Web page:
Personally, I think that Intel needs to make its integrated graphics chipsets a hell of a lot better than they are currently... at that point, I'd say it's worthwhile making good games that support Intel IGPs. At the moment, there's no way you can introduce new gameplay innovations (I'm not saying this is the solution to making better games, by the way) with Intel's graphics because they're not powerful enough to render them.

Hopefully Intel's push to make integrated graphics dramatically better than they are today in the next three years will help make Stude's vision more of a reality.
chrisb2e9 20th November 2007, 14:35 Quote
We have seen some good games come our way this year, but I really dont have anything good to look forward to in the future. and if people dont stop stealing games, that may not change a lot.
Although, it would be nice if game developers focused as much on making a really good story as they do with really good graphics. that being said, a graphic upate for starcon 2 would have me shelling out some moneyt just to play that story again.
Aterius Gmork 20th November 2007, 14:59 Quote
I don't think games really need to run on integrated graphics. But it would be nice if I could buy a game, and play it as nice as I might on a console even though I "only" have an 1950GT. Take for instance Oblivion. I can play it nicely now. Nicely - but not as good as on a 360. Before I had an 6600GT - the game ran like crap. 800x600 with everything at Medium to get a somewhat playable framerate. I bought the game because I had more than the recommended game specs.

Since then I haven't bought any game right when it did come out, but later, when I don't have to pay so much, and my hardware is better. Sometimes the industry seems to forget, that it isn't the poeple with the top notch rigs that finance the gaming industry, but people like me, who can buy a computer around every 3 years, and a middle range graphics update every 12 to 18 months. And I know many people who are fed up by the fact, that they cannot even run a game on 1024x768 with settings on high, after having foked over $60 for it.

In fact I would buy a next gen console, if it weren't for the crappy gameplay using a joystick. Even a PS3 for $600 + a TV would save me much money on the long run. New titles on the PS2 - which really has bad specs - don't exactly look bad, so it seems that it is possible indeed. It would be possible on a PC too - if it weren't for companies like NVIdia or ATI, who actually demand from modern games to only run on their newest technology.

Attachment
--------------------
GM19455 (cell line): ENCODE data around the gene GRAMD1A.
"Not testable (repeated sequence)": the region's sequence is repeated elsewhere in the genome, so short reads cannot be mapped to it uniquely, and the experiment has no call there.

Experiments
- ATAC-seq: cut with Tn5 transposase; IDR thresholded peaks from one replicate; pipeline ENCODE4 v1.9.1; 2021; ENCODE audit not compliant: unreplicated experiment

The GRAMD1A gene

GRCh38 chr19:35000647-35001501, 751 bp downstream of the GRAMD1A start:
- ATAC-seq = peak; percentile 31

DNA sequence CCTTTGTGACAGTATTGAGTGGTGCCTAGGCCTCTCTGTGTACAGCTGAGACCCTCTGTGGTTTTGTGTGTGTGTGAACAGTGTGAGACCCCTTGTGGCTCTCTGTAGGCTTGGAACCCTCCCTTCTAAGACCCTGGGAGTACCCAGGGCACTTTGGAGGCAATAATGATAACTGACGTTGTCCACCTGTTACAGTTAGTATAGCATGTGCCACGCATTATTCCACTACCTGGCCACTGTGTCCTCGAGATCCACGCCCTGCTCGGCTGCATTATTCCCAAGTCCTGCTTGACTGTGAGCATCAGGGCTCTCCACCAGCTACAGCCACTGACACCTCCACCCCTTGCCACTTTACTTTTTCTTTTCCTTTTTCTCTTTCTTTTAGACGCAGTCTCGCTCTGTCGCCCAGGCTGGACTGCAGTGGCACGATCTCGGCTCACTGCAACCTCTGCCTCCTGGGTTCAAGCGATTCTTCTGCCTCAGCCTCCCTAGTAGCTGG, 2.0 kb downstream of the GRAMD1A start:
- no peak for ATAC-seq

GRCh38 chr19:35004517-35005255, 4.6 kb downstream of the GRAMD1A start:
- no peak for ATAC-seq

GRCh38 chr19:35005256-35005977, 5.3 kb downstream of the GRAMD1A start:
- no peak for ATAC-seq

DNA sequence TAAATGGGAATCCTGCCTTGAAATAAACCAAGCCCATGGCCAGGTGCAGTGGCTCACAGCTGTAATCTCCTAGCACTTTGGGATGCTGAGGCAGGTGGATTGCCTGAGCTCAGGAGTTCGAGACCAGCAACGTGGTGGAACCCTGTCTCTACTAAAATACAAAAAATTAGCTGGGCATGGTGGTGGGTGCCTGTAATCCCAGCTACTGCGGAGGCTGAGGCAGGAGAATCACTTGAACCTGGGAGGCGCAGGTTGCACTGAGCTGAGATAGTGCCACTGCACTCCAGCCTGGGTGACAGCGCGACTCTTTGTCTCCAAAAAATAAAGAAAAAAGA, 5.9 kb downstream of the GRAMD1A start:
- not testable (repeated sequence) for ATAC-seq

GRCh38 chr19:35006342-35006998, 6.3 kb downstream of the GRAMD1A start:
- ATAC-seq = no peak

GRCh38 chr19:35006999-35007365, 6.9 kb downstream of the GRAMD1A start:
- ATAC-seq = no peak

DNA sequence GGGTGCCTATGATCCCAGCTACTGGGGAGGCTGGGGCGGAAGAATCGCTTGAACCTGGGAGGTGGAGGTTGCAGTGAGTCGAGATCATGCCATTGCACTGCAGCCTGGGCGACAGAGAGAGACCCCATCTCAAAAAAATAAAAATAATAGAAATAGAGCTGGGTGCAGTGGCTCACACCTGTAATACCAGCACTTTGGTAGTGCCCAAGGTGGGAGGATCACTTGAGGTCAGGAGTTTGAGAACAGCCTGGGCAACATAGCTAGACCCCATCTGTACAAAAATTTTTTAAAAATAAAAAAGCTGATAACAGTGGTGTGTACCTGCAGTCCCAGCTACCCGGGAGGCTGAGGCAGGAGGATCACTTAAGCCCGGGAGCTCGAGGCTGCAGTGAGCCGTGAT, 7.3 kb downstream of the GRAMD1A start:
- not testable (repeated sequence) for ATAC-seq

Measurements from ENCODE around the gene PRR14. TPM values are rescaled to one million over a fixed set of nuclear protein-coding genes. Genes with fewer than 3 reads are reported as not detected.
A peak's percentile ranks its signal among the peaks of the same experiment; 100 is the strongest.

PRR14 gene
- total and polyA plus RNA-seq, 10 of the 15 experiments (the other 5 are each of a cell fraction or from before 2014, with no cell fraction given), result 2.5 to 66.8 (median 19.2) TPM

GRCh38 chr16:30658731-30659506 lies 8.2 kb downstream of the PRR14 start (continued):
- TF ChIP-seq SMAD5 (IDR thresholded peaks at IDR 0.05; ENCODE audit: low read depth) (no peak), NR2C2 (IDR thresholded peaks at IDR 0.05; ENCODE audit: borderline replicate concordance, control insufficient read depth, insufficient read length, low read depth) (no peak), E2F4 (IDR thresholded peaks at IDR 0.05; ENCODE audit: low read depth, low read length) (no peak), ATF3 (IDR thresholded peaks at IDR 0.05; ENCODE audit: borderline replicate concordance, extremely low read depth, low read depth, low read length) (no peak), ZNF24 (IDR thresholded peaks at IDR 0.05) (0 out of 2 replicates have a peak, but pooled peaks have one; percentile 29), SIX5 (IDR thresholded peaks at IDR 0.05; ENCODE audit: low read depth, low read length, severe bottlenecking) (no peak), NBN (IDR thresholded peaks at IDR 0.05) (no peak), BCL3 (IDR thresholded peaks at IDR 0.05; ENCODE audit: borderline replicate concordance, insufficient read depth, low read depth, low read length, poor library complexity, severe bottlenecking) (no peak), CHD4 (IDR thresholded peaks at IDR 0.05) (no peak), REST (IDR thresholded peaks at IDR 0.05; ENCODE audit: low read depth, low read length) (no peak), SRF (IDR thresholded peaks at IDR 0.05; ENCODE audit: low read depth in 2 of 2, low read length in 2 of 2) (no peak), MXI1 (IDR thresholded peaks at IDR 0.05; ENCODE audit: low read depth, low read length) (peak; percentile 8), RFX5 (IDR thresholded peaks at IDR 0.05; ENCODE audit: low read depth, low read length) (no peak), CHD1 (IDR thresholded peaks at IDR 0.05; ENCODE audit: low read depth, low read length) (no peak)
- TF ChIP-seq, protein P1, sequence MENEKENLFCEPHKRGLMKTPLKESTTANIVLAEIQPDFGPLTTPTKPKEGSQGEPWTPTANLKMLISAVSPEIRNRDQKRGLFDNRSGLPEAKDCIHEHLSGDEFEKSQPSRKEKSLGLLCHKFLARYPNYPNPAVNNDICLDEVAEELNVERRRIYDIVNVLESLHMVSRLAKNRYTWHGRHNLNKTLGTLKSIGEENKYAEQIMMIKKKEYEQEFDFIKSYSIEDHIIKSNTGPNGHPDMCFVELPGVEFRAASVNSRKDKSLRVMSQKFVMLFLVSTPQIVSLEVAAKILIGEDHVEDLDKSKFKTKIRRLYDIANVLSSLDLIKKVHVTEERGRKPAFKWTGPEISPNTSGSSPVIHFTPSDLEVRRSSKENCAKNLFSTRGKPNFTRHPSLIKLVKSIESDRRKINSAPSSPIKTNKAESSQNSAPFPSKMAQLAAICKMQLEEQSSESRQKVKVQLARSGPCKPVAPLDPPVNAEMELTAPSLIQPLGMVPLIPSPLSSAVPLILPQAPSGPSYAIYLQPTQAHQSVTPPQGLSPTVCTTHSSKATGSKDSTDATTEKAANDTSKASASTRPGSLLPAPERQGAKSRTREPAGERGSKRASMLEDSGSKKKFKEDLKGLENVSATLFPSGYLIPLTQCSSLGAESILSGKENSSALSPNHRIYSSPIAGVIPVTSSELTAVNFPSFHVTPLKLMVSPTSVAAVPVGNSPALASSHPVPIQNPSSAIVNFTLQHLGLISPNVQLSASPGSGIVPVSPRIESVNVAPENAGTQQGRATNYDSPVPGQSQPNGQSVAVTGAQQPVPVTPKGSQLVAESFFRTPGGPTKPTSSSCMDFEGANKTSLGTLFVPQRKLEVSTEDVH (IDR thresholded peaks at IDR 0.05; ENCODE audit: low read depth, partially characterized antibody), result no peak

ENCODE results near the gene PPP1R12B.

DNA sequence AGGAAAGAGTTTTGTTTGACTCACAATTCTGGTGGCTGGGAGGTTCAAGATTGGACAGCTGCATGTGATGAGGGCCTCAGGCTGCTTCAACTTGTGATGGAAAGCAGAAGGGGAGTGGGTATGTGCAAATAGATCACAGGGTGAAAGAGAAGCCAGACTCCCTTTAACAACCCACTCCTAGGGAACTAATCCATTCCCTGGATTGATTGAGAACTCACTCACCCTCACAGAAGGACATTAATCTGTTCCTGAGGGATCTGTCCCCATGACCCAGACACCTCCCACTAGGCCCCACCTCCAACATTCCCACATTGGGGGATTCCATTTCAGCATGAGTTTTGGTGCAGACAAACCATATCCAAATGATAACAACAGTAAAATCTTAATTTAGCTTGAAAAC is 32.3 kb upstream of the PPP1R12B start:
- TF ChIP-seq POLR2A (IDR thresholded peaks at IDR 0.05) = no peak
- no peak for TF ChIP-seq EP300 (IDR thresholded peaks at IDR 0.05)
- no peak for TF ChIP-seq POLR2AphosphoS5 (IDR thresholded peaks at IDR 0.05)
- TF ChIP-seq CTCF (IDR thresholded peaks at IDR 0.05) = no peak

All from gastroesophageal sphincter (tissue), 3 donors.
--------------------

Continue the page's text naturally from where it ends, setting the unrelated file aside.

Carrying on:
Oh yeah: This is no whining. ;) I don't buy games, that's all that's to it.
legoman666 20th November 2007, 15:38 Quote
If I could use my keyboard and mouse on the latest consoles, I might consider buying one. But until then, I'm sticking to my PC.
labsman 20th November 2007, 15:48 Quote
Well, PC can do a lot! A lot more than any consoles can, presently or even in the future, in practical theory though... The problem is that developers are having a hard time juicing the true potential of PC... When i said developers, that's both the softwares and the hardware-notably the lack of support for various input devices... What do we have now, a mouse, a keyboard and occasionally some nifty game controllers, still thats way limited...
fargo 20th November 2007, 16:31 Quote
I think intel has hit on a way to improve pc gaming in the future much better intigrated graphics as
many casual gamers buy their pc's in commercial stores where all pc's are sold with this type of graphic's as well as sound. of course hardcore gamers will always opt for custom or personal built pc's
with top notch graphic's and sound.
devdevil85 20th November 2007, 16:36 Quote
Sadly w/ PCs, both hardware and software have to be at their best to get people to jump on the bandwagon (myself). I want to see a "leap" in gaming in terms of both gameplay and realism (graphics). W/o those two things I am left waiting/hoping while I play on my friends' 360s/PS3s and continue hating my current PC setup due to its inferiority to play games even near the consoles' potential....

I want futureproofing, as well, to get the most out of my $1XXX investment because every year or so a game that I want to play comes out and requires me to replace my old card that I just spent $1XX on a year ago, and now I get to sell it for $20 on ebay. And that's not just it, my CPU as well, and how about a new mobo while we're at it...the list keeps growing, so with that said, PC gaming is ready to grow, but w/o innovation overall (that seperates PC gaming from Console gaming) there's no need for PC gamers such as I to want to spend the money to upgrade.....

I also like how PCs can use controllers/wheels/joysticks as well for sports, racing & flying games which helps for selling those kinds of games on PC....

Having bought my computer 4 years ago (2500+ & 9600PRO baby!) and having bought all types of games during those first 2 years of ownership, I disagree w/ the statement that PC gaming is too "specialised"...there just needs to be a "push" and I feel w/ DX10, games such as (Crysis, Bioshock & Episode 2) and hardware innovation; if these areas continue to grow, come this summer I will have a reason to get back into PC gaming....
Quote:
Originally Posted by legoman666
If I could use my keyboard and mouse on the latest consoles, I might consider buying one.
you can M+K on the PS3 natively, and on 360 using a 3rd party adaptor (which is hella expensive for what it is btw)....
labsman 20th November 2007, 16:38 Quote